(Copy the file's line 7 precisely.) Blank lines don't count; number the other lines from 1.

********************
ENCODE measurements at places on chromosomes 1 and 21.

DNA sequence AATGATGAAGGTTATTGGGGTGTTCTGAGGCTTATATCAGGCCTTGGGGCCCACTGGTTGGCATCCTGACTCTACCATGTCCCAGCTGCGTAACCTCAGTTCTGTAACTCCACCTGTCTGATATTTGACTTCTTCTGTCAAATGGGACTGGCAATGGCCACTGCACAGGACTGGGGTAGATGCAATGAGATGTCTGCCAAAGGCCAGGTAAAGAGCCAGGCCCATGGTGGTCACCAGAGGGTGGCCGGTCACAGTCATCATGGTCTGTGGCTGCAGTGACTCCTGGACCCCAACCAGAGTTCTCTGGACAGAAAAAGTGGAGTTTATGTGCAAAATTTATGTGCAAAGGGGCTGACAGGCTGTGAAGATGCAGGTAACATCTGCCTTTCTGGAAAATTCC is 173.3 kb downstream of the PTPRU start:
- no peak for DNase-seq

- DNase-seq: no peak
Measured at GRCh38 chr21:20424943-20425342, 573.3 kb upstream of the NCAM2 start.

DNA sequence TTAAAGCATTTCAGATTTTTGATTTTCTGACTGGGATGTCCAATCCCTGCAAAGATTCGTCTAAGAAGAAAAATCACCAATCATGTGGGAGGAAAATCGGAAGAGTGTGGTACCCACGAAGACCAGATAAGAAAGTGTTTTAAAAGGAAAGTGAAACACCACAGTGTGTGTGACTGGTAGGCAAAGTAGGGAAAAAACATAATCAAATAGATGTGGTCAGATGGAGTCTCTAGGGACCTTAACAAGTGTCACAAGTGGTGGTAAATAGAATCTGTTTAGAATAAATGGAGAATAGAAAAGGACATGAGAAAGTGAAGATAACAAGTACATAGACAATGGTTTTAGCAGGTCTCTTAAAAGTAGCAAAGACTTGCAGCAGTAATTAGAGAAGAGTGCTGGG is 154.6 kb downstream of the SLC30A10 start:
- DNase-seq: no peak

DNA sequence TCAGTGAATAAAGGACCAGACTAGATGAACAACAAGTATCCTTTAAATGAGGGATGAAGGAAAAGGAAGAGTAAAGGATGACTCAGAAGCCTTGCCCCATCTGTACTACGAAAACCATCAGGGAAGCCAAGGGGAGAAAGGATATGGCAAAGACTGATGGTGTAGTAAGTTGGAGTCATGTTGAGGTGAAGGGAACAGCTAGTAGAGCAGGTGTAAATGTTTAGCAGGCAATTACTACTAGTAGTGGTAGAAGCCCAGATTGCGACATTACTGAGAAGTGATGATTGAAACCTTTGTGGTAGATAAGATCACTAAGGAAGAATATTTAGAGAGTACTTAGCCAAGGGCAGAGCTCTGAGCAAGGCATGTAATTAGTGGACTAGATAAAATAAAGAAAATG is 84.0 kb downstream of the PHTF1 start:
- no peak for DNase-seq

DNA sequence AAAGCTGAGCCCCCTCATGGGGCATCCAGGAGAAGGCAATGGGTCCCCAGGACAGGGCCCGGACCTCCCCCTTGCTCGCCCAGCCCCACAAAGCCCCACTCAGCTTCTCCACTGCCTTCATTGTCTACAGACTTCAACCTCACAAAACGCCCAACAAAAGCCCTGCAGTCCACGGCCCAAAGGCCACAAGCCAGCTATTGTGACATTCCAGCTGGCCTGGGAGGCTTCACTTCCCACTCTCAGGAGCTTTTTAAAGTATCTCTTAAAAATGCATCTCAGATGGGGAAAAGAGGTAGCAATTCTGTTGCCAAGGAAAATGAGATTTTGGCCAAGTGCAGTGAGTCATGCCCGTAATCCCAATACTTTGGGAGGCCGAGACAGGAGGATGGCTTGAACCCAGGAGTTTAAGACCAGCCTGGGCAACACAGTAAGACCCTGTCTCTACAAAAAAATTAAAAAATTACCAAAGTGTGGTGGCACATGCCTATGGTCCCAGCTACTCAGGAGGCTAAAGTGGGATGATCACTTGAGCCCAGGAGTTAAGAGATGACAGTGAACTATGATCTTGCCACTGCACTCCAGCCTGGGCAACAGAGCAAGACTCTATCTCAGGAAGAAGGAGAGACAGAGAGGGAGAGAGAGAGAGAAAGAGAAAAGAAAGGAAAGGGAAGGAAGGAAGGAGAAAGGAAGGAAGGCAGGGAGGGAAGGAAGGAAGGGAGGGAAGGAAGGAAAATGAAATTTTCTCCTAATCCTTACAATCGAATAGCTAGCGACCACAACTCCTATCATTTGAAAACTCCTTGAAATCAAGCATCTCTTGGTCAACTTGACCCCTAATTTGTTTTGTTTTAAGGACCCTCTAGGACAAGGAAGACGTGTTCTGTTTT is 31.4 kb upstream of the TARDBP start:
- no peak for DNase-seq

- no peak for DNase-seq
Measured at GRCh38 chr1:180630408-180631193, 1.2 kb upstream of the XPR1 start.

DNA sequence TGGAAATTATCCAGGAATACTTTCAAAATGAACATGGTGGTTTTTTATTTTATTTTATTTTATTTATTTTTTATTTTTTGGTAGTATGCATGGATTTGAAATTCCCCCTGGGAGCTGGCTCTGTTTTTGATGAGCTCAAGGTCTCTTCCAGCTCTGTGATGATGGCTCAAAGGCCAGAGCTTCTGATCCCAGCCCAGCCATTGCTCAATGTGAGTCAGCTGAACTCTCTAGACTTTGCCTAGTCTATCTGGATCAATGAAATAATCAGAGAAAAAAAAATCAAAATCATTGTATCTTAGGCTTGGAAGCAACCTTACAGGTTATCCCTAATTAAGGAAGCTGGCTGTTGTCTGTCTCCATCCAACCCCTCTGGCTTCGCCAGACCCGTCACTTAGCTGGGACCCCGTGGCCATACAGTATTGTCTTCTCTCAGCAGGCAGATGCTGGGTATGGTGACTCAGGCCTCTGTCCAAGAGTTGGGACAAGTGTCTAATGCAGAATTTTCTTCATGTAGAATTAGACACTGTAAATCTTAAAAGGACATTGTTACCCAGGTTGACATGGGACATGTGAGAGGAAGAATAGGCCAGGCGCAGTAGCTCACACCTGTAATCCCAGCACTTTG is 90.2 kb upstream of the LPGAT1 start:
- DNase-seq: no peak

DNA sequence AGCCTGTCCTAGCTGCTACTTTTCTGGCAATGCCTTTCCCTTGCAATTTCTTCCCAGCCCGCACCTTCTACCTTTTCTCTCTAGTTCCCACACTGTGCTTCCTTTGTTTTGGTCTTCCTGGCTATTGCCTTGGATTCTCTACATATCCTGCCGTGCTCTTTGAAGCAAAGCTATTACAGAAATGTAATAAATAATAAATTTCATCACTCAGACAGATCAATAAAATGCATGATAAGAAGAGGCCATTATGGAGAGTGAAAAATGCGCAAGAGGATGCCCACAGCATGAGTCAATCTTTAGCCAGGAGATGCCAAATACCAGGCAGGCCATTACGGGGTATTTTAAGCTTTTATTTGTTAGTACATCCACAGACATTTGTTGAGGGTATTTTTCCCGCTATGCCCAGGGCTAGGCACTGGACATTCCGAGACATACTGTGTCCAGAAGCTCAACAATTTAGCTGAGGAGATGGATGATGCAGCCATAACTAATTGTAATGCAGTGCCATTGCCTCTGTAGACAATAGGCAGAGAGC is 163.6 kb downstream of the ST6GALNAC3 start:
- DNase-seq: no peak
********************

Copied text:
- DNase-seq: no peak